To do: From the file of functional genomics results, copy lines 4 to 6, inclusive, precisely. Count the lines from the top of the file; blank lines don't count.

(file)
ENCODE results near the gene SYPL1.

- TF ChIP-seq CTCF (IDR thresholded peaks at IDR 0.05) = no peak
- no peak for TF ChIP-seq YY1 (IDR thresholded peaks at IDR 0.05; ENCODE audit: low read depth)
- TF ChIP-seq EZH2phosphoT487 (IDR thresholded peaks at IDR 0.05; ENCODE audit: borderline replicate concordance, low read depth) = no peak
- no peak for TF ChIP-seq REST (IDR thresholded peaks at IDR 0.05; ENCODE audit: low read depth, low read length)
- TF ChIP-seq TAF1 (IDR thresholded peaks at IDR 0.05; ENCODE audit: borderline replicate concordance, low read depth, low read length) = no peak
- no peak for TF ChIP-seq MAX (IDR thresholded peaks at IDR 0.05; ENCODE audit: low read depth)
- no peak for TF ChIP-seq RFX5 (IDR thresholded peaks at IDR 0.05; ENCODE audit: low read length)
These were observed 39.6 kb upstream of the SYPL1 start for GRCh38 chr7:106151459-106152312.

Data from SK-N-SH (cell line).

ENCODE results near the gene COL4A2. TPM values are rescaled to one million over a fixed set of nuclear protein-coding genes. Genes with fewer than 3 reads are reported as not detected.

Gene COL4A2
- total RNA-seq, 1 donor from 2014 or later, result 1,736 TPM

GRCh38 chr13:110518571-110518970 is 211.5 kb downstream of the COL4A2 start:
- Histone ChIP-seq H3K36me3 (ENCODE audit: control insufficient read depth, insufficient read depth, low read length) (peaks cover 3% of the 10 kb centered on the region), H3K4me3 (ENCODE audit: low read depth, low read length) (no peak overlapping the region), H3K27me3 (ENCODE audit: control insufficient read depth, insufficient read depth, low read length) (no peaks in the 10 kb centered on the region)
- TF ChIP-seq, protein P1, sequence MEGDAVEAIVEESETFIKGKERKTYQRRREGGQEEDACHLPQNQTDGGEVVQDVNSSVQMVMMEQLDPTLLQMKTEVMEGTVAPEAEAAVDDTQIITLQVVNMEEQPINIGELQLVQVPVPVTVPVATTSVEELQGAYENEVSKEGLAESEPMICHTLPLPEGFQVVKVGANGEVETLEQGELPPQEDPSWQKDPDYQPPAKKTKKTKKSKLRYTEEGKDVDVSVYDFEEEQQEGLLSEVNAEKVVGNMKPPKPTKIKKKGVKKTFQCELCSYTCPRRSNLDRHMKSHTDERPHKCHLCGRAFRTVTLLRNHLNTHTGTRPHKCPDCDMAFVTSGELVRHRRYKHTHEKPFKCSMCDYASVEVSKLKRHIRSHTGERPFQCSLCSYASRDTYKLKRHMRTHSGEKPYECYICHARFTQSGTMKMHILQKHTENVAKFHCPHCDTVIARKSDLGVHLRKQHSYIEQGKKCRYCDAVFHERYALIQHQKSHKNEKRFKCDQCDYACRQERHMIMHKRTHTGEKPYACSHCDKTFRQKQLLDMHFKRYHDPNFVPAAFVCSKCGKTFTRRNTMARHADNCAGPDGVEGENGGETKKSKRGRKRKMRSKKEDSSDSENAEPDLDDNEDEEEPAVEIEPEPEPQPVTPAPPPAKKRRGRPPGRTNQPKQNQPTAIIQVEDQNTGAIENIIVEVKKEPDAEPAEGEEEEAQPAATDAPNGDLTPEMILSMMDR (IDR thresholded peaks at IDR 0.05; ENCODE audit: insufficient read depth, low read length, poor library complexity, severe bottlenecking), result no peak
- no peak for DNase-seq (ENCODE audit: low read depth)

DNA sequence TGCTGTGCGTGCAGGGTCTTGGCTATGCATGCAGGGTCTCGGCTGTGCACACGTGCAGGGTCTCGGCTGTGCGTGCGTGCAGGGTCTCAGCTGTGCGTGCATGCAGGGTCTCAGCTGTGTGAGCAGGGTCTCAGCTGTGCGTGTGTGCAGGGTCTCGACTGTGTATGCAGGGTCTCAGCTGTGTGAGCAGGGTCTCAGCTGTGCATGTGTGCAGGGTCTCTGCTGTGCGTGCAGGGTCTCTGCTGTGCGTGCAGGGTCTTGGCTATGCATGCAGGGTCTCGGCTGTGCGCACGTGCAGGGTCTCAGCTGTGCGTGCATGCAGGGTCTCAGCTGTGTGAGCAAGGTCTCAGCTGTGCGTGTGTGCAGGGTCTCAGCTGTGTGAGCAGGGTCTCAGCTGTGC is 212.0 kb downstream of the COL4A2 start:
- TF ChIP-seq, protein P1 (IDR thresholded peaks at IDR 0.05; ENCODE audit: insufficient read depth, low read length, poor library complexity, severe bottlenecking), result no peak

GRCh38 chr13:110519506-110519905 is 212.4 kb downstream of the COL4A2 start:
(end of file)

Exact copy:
- TF ChIP-seq EZH2phosphoT487 (IDR thresholded peaks at IDR 0.05; ENCODE audit: borderline replicate concordance, low read depth) = no peak
- no peak for TF ChIP-seq REST (IDR thresholded peaks at IDR 0.05; ENCODE audit: low read depth, low read length)
- TF ChIP-seq TAF1 (IDR thresholded peaks at IDR 0.05; ENCODE audit: borderline replicate concordance, low read depth, low read length) = no peak